Patrick R. Johnson is a Ph.D. Candidate at the University of Iowa School of Journalism & Mass Communication
What do you do?
In my current role, I am a student again with some teaching responsibilities. However, the bulk of my time is dedicated to research in news and media literacy, as well as media ethics and trust in journalism. Prior to returning to being a full-time student, I was a high school media teacher.
Tell us about your latest work or project in media literacy.
I’m currently a part of a project that is funded by NAMLE: Mapping Impactful Media Literacy. This project looks at how we can center equity in media literacy practice. The work we’ve produced so far emerged from a large-scale, national research project: scoping review of literature, in-depth semi-structured interviews with media literacy practitioners, and a nation-wide survey of educators about their media literacy practices.
What you can see from the project at this moment is a beautiful field guide that puts research into action, a report of our findings, and a research article in JMLE about equitable media literacy. Moving forward, the team is working to put our work into action even more, as well as producing research outputs to engage the academic community in this conversation.
This project is honestly one of the most rewarding experiences I’ve ever been a part of. It makes my leaving the classroom absolutely worth it because I have the ability to impact classrooms in a different way now.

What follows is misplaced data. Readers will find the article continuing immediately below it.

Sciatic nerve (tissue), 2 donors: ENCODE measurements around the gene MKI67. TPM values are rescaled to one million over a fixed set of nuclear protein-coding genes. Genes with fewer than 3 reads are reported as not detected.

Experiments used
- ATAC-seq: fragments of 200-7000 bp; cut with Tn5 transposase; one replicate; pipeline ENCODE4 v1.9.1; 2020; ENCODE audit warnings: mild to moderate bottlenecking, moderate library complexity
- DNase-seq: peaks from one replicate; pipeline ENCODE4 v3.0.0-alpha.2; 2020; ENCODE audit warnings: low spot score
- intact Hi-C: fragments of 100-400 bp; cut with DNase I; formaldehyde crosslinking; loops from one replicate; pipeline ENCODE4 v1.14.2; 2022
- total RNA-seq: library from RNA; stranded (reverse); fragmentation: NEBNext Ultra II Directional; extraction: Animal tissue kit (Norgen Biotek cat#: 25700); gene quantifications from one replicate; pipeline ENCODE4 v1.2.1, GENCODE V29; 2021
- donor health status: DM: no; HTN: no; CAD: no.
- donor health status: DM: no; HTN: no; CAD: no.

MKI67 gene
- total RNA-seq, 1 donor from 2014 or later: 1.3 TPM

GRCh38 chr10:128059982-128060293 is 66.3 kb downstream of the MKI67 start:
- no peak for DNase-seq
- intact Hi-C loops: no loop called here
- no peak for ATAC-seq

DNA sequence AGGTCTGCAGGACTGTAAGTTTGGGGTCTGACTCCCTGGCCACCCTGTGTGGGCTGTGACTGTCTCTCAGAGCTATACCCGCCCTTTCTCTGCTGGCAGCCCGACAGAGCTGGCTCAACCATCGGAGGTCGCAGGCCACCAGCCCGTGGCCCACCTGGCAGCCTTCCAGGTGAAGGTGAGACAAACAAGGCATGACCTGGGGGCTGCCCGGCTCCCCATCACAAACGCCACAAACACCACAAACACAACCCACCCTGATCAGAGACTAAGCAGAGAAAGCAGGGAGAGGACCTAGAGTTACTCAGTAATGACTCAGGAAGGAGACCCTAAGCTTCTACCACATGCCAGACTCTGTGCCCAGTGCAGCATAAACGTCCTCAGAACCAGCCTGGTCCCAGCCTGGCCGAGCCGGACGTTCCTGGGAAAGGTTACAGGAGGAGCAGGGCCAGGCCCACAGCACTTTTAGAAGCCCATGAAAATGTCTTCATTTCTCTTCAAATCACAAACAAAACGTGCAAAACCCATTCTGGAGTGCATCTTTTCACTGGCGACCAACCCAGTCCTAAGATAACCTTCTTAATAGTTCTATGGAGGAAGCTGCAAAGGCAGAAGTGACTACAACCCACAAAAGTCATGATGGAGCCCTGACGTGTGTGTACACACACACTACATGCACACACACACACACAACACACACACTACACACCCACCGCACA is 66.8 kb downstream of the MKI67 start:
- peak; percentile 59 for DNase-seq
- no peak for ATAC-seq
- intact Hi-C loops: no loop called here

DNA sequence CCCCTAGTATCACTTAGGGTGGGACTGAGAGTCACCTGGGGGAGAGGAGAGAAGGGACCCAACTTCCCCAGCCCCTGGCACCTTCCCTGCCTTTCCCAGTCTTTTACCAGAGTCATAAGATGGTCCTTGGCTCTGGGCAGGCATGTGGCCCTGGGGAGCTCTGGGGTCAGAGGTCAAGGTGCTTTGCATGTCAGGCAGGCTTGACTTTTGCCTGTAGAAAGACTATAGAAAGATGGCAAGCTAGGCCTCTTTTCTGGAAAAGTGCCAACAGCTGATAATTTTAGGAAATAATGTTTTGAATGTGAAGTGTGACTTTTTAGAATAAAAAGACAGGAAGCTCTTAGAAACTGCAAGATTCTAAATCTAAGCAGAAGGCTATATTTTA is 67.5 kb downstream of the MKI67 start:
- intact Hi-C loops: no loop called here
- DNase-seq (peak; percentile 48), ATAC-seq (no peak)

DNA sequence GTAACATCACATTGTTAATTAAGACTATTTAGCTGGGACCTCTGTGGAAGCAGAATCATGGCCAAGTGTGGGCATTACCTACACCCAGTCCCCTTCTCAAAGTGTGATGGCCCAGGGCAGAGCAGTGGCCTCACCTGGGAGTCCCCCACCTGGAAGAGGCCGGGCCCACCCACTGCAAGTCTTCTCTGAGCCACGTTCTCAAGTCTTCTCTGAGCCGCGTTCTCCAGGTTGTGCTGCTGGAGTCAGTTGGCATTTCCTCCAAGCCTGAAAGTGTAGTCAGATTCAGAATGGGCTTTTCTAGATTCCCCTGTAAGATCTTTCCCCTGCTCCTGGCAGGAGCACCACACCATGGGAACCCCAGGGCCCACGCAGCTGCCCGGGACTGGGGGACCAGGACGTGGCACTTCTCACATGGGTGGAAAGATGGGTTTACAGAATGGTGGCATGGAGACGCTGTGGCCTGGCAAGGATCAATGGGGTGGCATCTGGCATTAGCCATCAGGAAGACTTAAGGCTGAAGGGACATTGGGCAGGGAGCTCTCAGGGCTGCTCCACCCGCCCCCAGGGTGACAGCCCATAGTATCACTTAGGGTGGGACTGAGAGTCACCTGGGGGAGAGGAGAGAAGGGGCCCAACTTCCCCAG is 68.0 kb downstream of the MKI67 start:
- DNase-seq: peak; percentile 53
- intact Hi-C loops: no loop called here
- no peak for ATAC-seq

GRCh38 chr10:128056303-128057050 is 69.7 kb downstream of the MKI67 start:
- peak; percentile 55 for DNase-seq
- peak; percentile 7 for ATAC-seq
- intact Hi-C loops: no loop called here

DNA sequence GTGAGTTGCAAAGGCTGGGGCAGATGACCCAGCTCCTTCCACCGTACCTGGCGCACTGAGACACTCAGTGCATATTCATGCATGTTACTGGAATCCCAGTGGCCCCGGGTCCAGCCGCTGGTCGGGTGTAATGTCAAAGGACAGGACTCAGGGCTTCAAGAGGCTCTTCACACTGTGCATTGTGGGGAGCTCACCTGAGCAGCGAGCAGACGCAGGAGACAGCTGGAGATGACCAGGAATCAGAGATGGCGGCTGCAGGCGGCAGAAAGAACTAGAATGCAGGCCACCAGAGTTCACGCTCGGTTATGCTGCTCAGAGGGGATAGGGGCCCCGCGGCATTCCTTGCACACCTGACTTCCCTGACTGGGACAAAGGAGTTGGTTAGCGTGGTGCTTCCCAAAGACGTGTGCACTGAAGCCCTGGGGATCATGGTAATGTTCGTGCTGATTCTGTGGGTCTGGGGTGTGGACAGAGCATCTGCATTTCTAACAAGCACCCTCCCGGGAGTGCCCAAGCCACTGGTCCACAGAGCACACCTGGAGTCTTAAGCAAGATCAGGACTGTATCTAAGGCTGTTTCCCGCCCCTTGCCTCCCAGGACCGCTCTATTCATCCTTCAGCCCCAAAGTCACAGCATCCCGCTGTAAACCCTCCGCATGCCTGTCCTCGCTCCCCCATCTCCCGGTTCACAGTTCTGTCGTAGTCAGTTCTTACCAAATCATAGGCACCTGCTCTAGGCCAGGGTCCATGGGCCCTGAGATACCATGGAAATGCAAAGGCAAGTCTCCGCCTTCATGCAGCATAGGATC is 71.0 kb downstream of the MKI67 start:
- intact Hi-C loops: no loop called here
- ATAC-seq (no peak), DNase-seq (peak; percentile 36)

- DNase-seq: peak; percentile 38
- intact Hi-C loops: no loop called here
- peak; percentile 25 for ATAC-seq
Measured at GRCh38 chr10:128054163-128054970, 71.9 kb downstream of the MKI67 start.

I’m also very fortunate to be working in a consulting role with Take Two Film Academy to build data-driven practices into their already incredible curriculum and education experiences.
Why is media literacy important to you?
In the world we live in and the concerns we have about democracy (worldwide and in America), I believe media literacy is our way out of the darkness. And I firmly stand by that it cannot just be basic media literacy any longer. We need to be more conscientious of equity and the implications of diversity, justice, and belonging. Our future cannot be inclusive if we cannot find ways in which to imagine it to be better than it currently is. I see equitable media literacy as our opportunity to engage across curricula and cultures to improve our daily life.
What are you most excited about in the media literacy field?
I’m most excited about its potential. There is so much we can be doing, but I think we are in for a battle to do it. There are so many divisive and derogatory politicians who certainly are looking to dismiss anything media literacy stands for, especially if we are trying to make a more equitable world. But if we champion media literacy in our classrooms and communities, then I think we are able to build toward a better world and better place.
Why did you become a NAMLE member, what benefits do you see to membership, and how will it support your work?
NAMLE is the heart of media literacy—simple as that. And in my current work, NAMLE is directly supporting me and it.
The views and opinions expressed in the M-Passioned Member blog are those of the authors and do not necessarily reflect the official policy or position of NAMLE or its members. The purpose of the M-Passioned Member blog is to highlight our members and give them a place to share their reflections, opinions, and ideas.